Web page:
Henry Olsen’s The Working Class Republican: Ronald Reagan and the Return of Blue-Collar Conservatism is an immensely valuable book, not least because its insights are relevant to the current debate over health care policy.
The primary argument of the book is that Reagan was not the anti-government crusader that he is often remembered to be, but sought to protect Franklin Delano Roosevelt’s New Deal while dismantle Lyndon Johnson’ Great Society.
Olsen makes a strong argument that Reagan believed government should support the needy, and that his main objection to the liberal welfare state was that it went much further than that, seizing power to serve the utopian visions of unelected bureaucrats, limiting Americans’ potential for success.
Olsen does not answer — nor, really, did Reagan — the question of whether the very existence of those government departments and programs leads to those statist excesses. Olsen’s diagnosis of the causes of present-day Republican divisions is also inaccurate. He seems to blame the Tea Party movement for punishing deviations from conservative orthodoxy, though he does seem to acknowledge that it was the party establishment that launched the first shots after 2012, believing the party base had pushed Gov. Mitt Romney too far to the right on immigration.
He makes a comment, in passing, accusing Donald Trump of “not-so-veiled racialism and white nationalism,” a claim he does not prove (and does not repeat). Yet Olsen’s insights help explain why Trump attracted the same working-class voters that lifted Reagan to victory.
On Obamacare, Olsen says Reagan would have backed repeal:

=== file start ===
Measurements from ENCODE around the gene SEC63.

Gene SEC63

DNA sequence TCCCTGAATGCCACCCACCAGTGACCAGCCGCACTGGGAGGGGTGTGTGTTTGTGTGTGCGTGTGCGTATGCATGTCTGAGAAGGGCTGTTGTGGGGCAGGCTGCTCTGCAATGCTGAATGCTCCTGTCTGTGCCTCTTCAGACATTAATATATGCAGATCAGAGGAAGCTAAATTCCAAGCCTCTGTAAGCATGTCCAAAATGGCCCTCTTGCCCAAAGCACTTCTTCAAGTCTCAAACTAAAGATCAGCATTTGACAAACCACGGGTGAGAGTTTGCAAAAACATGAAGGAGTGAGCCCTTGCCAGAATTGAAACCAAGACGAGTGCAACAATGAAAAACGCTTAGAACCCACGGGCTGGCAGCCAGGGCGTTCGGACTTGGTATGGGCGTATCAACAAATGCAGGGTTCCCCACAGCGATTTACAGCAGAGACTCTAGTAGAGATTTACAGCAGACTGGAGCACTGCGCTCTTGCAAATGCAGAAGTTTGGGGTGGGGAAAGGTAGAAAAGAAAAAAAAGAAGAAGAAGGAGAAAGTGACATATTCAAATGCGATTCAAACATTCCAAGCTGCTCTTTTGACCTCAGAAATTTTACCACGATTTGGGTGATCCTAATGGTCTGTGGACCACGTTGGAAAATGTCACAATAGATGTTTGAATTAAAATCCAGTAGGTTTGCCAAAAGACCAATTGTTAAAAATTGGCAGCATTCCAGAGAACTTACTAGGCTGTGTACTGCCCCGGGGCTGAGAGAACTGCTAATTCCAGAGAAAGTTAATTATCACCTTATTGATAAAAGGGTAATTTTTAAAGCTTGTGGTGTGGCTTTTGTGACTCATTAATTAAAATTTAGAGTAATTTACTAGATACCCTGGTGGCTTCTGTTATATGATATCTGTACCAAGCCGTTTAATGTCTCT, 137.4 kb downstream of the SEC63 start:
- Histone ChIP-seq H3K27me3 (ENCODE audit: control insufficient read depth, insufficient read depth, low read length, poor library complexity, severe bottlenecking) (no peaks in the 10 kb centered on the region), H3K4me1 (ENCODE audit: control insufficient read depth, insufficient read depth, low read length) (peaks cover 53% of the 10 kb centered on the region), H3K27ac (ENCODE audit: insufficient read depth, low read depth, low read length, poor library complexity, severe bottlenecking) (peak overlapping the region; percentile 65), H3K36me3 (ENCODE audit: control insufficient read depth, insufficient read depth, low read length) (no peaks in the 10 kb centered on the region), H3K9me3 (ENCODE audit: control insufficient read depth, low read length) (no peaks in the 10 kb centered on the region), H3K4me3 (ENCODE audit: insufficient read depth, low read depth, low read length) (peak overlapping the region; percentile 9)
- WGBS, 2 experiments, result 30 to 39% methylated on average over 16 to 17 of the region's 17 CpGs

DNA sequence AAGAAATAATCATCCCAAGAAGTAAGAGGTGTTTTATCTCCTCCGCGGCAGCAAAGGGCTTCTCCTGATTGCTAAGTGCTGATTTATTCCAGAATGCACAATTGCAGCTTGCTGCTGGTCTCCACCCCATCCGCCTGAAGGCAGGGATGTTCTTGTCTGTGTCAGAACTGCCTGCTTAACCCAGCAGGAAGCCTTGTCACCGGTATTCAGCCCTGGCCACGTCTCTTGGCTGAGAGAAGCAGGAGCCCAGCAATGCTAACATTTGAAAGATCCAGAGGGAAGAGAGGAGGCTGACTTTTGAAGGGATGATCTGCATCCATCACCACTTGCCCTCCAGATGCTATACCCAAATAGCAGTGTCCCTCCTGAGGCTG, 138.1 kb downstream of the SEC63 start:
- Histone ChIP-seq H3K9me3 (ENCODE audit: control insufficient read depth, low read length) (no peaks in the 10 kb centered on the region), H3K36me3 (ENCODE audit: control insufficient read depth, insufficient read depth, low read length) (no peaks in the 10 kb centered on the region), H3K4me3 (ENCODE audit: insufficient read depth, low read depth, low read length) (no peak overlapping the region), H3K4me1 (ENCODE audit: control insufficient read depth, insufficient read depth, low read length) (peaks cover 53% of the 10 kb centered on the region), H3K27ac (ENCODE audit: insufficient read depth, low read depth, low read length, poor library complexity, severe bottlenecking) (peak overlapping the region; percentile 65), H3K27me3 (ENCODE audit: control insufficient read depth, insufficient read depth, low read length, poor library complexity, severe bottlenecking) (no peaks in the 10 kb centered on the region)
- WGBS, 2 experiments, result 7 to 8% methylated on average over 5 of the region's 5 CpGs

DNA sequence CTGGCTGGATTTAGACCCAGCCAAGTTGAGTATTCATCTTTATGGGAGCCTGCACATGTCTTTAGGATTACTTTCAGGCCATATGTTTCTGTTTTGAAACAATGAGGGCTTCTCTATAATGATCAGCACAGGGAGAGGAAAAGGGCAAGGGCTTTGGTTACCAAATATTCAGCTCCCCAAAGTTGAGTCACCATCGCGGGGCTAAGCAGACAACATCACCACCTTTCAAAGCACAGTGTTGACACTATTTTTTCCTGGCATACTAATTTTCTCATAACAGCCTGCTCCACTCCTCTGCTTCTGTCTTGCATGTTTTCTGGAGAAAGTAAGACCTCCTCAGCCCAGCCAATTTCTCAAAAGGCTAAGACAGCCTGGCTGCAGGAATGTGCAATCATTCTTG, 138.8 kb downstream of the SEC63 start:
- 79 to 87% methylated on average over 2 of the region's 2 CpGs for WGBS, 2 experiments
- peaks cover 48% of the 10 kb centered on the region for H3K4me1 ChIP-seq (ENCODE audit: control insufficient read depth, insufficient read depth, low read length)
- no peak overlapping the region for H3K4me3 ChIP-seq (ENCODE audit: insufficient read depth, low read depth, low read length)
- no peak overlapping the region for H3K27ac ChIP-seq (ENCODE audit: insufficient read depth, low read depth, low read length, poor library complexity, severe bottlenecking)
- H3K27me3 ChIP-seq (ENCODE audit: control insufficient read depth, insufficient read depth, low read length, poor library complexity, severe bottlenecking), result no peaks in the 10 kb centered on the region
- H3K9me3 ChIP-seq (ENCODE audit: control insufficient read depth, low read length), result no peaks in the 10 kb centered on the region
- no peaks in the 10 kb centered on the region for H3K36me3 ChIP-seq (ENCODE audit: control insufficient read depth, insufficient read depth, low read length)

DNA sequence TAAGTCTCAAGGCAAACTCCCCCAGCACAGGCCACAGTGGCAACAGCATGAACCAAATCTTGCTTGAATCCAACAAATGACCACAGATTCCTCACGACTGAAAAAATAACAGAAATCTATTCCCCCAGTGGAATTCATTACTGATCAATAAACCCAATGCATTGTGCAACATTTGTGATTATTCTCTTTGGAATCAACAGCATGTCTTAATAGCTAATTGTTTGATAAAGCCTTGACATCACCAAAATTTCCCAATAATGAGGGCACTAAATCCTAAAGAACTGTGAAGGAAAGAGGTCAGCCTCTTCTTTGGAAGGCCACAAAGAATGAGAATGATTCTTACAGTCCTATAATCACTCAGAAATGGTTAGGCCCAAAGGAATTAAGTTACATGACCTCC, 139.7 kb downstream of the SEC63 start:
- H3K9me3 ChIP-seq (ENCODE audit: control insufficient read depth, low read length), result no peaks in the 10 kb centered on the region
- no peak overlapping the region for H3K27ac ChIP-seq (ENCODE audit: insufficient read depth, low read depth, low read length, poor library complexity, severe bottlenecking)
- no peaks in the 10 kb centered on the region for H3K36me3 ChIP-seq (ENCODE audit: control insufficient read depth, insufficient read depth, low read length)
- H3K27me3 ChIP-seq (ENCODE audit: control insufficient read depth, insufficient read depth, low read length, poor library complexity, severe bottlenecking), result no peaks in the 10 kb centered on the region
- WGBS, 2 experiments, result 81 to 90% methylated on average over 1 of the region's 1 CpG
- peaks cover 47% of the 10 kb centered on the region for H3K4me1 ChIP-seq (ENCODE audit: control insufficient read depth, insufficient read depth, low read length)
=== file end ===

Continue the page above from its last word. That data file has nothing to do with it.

Reagan would definitely have wanted to repeal Obamacare. Its rules and regulations put the government in the driver’s seat in determining what care should be delivered, to whom, and at what price. This is exactly the sort of government-directed society that Reagan believed was opposed to American principles.
However, he adds, Reagan also would have wanted to preserve parts of Obamacare:
It’s less clear what he would have wanted to replace it with. I think, however, it is pretty clear he would have wanted to ensure that people would not lose coverage that they had received as a result of Obamacare’s exchanges and the Medicaid expansion. His consistent belief that it was OK for government to pay for needed medical care for those who could not afford it makes that plain. The details as to who should be covered, how much the government should pay, and what level of care they would be guaranteed would be up for discussion, but I can’t imagine that Reagan would be more concerned about money than about life.
Above all, Olsen argues, Reagan would have opposed an approach that placed conservative ideological goals ahead of what was best for ordinary people — for the “truckers and cashiers” who lay at the heart of his political vision.
Joel B. Pollak is Senior Editor-at-Large at Breitbart News. He was named one of the “most influential” people in news media in 2016. He is the co-author of How Trump Won: The Inside Story of a Revolution, is available from Regnery. Follow him on Twitter at @joelpollak.